kern/134044: Gmirror overwrites fs with stale data from returning member

Peter Steele psteele at
Mon Apr 27 14:00:06 UTC 2009

>Number:         134044
>Category:       kern
>Synopsis:       Gmirror overwrites fs with stale data from returning member
>Confidential:   no
>Severity:       critical
>Priority:       high
>Responsible:    freebsd-bugs
>State:          open
>Class:          sw-bug
>Submitter-Id:   current-users
>Arrival-Date:   Mon Apr 27 14:00:04 UTC 2009
>Originator:     Peter Steele
>Release:        7.0-RELEASE-p9
MaxiScale Inc.
FreeBSD r02s17 7.0-RELEASE-p9 FreeBSD 7.0-RELEASE-p9 #2: Thu Apr  2 22:09:33 UTC 2009     root at r04s25:/usr/obj/usr/src/sys/GENERIC  amd64

We had a four member gmirror'ed slice and one of the members died. This member happened to be drive 0 on our system (which mapped to ad4). On a subsequent reboot the system came back up with a reduced 3/4 mirror but otherwise everything worked as expected. Some additional software was installed on the system and then we shut it down again to deal with the faulty drive. We discovered it wasn't pushed in snuggly enough so the fix was easy.

However, when the system came back up, instead of the gmirror driver reinserting that old drive into the existing mirror, the driver decided to use that drive as the primary member and instead tried to insert the other three drives into that mirror. This failed leaving a mirror consisting of a single drive ad4. When the system finished booting, we have a service that runs automatically to check the status of the mirror. This service automatically reinserts any drive that isn't participating in the mirror, to make sure the mirror is always fully populated. 

When this happened though we lost the new data that had been installed on the mirrored file system while ad4 was absent. It got overwritten by the stale data from ad4. Not good.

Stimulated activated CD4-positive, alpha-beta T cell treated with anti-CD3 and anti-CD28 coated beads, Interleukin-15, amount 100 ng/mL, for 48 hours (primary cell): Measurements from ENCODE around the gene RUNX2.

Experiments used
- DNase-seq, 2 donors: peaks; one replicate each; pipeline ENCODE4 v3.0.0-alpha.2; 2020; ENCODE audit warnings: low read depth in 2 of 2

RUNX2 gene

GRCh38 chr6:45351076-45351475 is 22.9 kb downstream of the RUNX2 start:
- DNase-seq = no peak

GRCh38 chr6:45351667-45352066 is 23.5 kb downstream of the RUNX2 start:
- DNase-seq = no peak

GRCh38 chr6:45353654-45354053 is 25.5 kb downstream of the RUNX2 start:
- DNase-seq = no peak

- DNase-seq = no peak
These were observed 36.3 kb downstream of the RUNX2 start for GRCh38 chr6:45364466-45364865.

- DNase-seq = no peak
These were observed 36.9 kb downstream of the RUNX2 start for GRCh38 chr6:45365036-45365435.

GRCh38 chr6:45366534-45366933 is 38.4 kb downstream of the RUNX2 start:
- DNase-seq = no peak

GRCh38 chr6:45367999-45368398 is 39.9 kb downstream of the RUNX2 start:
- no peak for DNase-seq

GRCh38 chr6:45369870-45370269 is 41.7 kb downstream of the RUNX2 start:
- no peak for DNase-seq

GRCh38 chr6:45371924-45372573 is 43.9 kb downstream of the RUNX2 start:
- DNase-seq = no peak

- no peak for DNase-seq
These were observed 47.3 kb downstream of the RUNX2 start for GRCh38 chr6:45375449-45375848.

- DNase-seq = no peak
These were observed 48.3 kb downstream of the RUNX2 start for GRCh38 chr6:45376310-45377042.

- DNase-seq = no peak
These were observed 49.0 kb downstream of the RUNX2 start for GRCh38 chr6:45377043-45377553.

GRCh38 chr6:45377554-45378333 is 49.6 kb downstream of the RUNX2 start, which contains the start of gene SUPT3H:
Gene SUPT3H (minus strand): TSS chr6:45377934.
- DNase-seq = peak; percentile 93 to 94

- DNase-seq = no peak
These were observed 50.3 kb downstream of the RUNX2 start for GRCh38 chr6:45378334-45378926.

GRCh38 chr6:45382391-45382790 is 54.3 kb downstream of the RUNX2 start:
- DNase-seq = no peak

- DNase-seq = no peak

This problem is easy to reproduce. Create a mirrored slice with > 2 members. (In fact we have only observed the problem with a four member mirror and cannot say for sure if it would happen on a three member mirror.) Shut the system down and remove drive 0 (the first drive) from the system. Reboot the system. This should result in a degraded mirror with drive 0 missing.

Create some new files on the file system, then shut the system down again. Reinsert drive 0 and reboot the system. As the gmirror driver starts up, instead of it reinserting drive 0 into the existing mirror, the driver will instead assume drive 0 is the "good drive" and try to add the other drives to that mirror, even though they have the more recent data. This will fail during the boot phase, leaving a mirror consisting only of drive 0 and its stale data.

This problem only happens with drive 0. If the same steps are repeated with say drive 1, when the drive is reinserted and the system rebooted, it is added back to the existing mirror instead of becoming the sole member of the mirror with its stale data.

None has been discovered, beyond making sure that a drive 0 is fully formatted before being reinserted into an existing cluster. This is not a practical solution in the field; you can never be sure what a customer will do.


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